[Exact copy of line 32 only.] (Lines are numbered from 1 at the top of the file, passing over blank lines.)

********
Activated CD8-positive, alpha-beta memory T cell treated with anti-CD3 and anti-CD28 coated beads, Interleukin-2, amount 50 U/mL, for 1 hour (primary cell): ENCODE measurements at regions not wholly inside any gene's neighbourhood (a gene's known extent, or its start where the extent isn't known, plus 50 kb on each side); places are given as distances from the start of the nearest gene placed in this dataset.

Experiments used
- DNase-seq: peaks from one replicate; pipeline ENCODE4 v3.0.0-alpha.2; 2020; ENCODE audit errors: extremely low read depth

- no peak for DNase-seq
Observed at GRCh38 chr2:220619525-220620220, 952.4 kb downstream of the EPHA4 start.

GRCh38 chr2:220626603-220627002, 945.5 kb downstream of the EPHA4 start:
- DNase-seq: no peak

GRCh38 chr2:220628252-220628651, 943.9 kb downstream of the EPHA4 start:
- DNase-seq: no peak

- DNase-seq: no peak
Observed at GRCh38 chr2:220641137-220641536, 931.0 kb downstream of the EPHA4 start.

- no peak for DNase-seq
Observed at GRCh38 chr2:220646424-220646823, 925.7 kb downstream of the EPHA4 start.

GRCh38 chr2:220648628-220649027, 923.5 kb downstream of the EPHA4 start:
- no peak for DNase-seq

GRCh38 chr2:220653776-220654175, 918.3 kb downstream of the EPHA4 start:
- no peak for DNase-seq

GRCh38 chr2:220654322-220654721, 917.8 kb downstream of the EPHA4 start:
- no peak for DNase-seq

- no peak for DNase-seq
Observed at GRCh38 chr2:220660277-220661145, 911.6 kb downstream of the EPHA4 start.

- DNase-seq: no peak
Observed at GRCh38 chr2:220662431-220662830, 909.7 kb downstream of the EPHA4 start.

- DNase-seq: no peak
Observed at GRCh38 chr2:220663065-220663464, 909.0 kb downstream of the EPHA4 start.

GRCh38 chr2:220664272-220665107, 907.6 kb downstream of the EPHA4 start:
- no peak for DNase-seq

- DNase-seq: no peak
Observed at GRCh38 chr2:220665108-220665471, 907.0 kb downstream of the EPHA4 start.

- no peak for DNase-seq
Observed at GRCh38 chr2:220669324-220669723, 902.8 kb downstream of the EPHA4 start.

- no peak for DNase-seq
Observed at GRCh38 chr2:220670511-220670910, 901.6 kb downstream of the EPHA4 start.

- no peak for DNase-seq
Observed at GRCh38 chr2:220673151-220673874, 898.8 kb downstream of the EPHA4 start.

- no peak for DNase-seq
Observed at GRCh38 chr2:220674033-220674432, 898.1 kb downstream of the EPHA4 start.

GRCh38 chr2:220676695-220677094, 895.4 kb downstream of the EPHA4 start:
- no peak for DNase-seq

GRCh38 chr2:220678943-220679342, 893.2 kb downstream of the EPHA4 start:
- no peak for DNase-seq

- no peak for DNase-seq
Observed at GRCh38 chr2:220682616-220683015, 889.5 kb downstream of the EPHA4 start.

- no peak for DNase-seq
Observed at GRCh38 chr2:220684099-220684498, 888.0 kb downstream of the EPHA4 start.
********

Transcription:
- no peak for DNase-seq